A campaigning group for young people in Scotland who are blind or partially sighted has been awarded a £24,000 grant over three years from The RS Macdonald Charitable Trust to extend their reach.
Haggeye, the youth forum of national sight loss charity RNIB Scotland, is open to anyone aged 16 to 27 with a visual impairment.
Before the covid crisis, its members could meet up and socialise as well as campaign on the issues most important to them. These included accessible transport and the need for educational material in formats such as braille and audio.
With restrictions easing, physics student Eilidh Morrison hopes the grant will allow Haggeye to welcome even more young people like her. Eilidh (20), from Aberdeen, has the sight loss conditions retinitis pigmentosa and ocular molar apraxia.
"Haggeye is important, not only because we are campaigning for our rights to be citizens in society, but because of the friendships we make," she says. "Before I joined Haggeye I thought I was the only one with a visual impairment. Then I realised that I wasn’t alone.”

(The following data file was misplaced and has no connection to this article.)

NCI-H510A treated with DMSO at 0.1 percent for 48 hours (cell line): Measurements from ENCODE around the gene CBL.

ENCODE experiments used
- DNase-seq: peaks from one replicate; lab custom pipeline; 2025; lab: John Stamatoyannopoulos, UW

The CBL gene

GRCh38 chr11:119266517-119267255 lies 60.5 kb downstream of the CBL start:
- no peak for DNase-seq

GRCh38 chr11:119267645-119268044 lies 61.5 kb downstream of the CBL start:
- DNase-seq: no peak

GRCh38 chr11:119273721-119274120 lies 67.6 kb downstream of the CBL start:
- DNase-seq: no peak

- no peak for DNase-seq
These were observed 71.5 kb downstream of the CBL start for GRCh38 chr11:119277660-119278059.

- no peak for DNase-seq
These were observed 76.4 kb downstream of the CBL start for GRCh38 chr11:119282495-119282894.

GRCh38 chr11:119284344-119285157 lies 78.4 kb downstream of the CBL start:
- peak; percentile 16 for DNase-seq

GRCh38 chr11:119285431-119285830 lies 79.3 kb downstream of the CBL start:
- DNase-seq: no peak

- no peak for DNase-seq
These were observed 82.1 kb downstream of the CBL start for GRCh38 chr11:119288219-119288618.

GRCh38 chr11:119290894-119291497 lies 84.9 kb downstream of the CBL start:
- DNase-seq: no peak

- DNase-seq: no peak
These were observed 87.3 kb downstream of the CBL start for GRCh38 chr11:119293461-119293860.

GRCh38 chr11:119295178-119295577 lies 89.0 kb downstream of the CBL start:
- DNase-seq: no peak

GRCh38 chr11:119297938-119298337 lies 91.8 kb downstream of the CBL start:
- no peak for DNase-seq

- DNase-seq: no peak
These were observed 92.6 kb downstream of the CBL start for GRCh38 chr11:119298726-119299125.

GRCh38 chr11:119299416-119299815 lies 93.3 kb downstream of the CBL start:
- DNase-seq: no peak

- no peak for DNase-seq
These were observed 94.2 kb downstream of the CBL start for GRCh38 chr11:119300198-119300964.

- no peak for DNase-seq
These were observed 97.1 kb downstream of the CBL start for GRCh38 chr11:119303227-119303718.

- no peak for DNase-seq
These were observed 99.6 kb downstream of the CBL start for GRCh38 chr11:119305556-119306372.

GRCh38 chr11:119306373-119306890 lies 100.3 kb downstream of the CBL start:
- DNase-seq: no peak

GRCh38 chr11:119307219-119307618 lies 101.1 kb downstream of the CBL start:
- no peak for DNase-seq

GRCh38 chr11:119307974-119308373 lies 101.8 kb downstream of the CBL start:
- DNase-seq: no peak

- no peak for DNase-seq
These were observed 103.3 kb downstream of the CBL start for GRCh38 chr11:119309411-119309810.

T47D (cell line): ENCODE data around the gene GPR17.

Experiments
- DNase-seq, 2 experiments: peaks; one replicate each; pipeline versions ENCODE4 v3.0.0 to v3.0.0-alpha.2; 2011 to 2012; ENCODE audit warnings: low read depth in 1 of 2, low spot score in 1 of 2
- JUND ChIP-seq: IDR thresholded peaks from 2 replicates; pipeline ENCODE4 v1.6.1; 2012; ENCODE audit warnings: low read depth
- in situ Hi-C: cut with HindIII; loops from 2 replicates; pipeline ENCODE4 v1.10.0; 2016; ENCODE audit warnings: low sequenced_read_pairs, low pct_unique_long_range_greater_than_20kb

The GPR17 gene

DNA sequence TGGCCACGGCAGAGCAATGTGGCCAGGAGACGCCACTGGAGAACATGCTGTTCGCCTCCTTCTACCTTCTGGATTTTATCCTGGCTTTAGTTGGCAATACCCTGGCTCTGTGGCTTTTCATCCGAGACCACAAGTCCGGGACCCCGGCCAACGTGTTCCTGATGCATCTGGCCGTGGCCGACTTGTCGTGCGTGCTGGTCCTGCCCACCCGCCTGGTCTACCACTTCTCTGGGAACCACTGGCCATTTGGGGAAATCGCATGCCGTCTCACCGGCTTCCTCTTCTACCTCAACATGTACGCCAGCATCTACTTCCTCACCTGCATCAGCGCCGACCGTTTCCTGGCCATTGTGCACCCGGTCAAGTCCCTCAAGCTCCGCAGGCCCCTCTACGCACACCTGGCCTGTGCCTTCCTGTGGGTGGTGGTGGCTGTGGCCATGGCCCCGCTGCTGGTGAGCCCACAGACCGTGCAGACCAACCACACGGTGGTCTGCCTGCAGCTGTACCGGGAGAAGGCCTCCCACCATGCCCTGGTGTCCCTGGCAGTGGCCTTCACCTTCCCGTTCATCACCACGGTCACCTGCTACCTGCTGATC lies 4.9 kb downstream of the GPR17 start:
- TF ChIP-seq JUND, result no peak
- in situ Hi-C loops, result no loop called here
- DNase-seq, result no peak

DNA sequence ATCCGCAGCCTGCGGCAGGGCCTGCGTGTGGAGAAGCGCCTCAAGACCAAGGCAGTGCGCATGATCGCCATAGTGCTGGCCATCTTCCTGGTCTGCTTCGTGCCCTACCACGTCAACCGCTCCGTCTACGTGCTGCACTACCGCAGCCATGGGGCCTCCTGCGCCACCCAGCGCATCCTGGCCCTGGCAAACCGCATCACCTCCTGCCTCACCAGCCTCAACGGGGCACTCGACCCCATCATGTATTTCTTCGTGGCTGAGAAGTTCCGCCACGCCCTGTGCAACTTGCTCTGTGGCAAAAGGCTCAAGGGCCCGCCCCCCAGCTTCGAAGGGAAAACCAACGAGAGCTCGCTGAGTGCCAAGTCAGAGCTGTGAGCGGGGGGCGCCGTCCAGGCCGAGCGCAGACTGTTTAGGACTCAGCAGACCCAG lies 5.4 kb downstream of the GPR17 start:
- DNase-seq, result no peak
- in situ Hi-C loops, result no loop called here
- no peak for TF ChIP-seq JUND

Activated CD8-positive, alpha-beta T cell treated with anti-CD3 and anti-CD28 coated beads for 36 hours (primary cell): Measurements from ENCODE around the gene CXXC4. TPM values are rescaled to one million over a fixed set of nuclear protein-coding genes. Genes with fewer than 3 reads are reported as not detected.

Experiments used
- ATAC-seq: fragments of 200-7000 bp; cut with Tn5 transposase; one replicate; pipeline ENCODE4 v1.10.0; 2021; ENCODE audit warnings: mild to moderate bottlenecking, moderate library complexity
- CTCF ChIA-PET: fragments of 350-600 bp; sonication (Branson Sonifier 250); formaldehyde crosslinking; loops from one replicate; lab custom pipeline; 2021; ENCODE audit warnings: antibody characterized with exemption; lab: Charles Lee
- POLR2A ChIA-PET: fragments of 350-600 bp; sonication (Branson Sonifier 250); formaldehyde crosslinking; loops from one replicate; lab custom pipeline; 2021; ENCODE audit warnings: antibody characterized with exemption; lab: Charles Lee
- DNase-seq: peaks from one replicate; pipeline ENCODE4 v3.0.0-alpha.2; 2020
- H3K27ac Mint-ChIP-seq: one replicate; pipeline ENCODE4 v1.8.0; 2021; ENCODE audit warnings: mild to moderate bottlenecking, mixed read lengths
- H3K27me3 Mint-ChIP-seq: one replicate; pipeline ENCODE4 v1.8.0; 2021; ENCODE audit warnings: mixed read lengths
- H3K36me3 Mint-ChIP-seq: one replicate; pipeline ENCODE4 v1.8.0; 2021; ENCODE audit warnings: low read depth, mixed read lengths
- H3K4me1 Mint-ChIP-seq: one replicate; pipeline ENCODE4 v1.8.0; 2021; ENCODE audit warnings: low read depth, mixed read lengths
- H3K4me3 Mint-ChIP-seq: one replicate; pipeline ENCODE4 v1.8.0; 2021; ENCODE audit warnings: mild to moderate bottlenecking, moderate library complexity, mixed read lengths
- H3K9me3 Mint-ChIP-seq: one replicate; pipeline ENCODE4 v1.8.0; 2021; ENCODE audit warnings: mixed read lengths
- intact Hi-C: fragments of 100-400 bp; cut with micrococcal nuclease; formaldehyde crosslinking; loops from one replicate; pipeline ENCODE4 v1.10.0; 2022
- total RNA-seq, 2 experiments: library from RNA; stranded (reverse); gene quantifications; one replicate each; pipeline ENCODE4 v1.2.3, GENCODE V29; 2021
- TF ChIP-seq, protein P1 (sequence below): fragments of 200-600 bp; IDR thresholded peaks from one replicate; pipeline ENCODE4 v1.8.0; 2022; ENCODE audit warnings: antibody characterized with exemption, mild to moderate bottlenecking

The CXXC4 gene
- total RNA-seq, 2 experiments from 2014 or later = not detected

"Our goal within Haggeye is to get equal rights for blind and visually impaired people. The more people understand about visual impairments, the more they can help us feel welcome in society."
James Adams, director of RNIB Scotland, said: "Young people with sight loss can often feel isolated and lack confidence and self-esteem in today's highly visual world of social media and computer games. Haggeye gives them a chance to meet others with similar sight conditions, and a collective voice to speak out on the things that really matter to them.
"This very generous award from The RS Macdonald Charitable Trust will help ensure Haggeye is accessible to even more young people across Scotland. It will fund events and activities both in person in different parts of the country, restrictions allowing, as well as funding assistive technology to allow members to engage online."
Rachel Campbell, director of the RS Macdonald Charitable Trust, said: "We recognise how important it is to encourage all young people to grow in their independence and have their voice heard. We are delighted to be funding Haggeye as it re-establishes itself post-Covid. This will no doubt give young blind and partially sighted people in Scotland new opportunities and experiences, and we look forward to hearing about the benefits of this over the next three years.”
There are estimated to be around 3,000 children and young people living in Scotland with significant sight loss.